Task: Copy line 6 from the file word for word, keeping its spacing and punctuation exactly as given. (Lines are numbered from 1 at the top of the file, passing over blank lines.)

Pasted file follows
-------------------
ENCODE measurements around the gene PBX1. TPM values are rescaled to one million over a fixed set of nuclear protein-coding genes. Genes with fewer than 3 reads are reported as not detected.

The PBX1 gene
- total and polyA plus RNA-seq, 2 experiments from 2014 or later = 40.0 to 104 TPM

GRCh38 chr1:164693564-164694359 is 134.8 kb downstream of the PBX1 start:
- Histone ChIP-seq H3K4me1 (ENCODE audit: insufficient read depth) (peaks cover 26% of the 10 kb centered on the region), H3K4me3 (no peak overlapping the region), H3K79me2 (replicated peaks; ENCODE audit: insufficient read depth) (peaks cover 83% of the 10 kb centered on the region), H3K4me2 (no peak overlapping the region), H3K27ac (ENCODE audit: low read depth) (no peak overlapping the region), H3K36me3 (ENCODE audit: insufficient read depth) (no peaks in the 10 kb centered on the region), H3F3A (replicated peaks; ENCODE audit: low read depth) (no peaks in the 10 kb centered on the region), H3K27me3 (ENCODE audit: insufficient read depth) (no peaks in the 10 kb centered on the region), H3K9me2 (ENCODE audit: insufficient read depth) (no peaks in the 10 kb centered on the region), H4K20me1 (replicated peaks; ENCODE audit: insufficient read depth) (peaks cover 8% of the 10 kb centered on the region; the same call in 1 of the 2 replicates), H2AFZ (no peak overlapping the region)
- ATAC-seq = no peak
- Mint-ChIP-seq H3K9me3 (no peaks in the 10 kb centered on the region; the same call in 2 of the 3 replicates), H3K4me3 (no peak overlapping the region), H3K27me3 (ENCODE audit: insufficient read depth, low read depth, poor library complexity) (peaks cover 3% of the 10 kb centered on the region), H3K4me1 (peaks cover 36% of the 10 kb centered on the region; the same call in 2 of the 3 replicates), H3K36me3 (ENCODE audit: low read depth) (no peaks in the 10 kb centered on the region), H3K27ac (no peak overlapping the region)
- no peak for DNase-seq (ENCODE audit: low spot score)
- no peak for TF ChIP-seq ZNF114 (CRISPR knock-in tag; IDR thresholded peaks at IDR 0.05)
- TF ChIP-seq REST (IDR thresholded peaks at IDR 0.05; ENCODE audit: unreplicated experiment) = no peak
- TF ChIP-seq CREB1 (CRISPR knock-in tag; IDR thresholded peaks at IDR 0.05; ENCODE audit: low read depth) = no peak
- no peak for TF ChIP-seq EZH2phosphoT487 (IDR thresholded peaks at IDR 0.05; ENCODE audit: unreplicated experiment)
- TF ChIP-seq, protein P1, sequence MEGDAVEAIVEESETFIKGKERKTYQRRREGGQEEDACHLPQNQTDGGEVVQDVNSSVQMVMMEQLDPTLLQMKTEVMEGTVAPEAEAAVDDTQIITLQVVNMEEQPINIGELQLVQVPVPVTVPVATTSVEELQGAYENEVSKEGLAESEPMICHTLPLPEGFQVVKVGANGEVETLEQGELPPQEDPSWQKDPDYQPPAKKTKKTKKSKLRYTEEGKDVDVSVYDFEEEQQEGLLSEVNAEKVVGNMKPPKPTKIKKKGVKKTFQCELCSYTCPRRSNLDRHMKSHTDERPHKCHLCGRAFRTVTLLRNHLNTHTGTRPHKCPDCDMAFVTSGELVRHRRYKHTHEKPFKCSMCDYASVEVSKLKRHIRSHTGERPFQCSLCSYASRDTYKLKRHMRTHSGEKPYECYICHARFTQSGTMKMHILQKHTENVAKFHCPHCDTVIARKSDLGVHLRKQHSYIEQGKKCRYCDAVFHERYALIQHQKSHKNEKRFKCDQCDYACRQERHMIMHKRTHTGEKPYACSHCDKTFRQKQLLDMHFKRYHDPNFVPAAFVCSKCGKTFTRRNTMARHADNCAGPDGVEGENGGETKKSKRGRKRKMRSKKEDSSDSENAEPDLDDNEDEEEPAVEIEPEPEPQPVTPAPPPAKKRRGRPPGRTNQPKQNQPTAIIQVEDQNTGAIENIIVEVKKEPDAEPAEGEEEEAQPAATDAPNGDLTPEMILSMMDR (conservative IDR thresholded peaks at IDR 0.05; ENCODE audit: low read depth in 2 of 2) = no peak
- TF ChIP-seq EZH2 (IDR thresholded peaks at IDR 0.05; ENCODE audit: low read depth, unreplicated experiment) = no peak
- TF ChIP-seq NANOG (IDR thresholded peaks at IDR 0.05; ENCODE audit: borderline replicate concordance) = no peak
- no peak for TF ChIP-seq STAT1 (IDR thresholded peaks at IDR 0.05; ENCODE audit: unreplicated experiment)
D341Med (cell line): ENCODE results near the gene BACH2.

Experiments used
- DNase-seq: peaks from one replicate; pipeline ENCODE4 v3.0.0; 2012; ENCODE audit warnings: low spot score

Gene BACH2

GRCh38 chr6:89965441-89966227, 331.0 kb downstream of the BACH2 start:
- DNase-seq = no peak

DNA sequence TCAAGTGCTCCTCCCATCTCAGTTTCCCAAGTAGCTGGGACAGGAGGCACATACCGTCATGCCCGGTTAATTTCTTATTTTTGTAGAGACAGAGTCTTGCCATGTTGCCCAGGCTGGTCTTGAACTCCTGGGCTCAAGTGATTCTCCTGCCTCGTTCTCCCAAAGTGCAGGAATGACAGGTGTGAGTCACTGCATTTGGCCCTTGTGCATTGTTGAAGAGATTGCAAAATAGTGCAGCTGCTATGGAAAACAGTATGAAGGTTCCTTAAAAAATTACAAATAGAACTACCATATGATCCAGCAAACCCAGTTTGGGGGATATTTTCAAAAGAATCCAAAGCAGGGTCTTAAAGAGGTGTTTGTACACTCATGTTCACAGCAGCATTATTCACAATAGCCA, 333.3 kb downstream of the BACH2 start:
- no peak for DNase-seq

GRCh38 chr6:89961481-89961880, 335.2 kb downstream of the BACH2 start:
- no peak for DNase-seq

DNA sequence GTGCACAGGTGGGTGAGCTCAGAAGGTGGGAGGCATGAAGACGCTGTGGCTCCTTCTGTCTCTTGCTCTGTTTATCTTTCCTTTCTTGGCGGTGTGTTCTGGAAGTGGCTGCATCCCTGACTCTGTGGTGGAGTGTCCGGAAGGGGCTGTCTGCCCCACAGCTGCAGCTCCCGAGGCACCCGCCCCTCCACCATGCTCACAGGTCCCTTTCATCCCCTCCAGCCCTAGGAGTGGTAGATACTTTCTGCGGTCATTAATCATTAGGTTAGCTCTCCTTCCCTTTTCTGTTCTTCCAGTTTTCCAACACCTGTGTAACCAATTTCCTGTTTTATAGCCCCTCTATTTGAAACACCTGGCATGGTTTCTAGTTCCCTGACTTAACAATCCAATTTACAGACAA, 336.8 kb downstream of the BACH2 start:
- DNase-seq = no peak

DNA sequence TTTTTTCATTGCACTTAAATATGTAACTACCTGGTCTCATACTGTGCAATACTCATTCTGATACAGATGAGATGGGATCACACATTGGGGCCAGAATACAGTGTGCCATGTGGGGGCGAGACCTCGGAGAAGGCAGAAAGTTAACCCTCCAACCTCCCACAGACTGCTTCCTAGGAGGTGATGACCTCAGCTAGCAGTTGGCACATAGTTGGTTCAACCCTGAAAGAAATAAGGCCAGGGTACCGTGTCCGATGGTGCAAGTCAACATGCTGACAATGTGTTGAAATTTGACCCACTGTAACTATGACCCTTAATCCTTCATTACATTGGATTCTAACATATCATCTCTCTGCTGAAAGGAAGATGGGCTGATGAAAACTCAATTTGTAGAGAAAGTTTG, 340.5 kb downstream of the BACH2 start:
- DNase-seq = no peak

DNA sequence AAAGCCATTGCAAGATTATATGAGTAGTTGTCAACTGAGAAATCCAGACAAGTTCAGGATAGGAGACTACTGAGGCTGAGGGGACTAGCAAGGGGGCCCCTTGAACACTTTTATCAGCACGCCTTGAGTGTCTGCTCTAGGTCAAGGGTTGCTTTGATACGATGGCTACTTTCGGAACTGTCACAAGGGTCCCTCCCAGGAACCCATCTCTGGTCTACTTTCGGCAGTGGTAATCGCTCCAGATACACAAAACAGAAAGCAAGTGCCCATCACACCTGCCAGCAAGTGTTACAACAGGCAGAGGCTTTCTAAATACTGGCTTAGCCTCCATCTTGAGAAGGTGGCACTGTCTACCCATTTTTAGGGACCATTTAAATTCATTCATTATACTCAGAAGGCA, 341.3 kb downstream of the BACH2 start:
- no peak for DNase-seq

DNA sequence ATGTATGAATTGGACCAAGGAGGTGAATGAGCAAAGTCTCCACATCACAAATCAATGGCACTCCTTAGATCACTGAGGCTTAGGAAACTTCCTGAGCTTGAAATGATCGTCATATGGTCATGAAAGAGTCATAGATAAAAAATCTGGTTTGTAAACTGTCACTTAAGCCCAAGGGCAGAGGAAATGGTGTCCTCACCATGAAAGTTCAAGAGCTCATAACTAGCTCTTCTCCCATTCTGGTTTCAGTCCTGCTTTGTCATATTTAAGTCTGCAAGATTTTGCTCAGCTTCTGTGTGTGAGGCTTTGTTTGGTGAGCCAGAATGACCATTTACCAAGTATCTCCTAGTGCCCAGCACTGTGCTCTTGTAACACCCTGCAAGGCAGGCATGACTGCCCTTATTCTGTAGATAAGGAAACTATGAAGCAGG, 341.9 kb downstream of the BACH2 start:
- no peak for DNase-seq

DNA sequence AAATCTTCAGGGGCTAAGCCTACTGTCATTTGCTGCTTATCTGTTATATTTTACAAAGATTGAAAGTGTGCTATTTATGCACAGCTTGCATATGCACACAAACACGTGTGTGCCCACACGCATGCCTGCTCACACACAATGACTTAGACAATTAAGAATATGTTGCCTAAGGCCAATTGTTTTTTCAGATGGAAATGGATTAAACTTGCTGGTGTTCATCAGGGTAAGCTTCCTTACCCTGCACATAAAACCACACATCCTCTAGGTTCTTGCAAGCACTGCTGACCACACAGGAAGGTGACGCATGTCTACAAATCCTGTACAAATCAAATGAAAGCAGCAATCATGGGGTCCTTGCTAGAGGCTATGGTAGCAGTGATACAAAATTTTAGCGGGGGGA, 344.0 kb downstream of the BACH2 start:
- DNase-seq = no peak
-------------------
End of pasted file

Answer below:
- ATAC-seq = no peak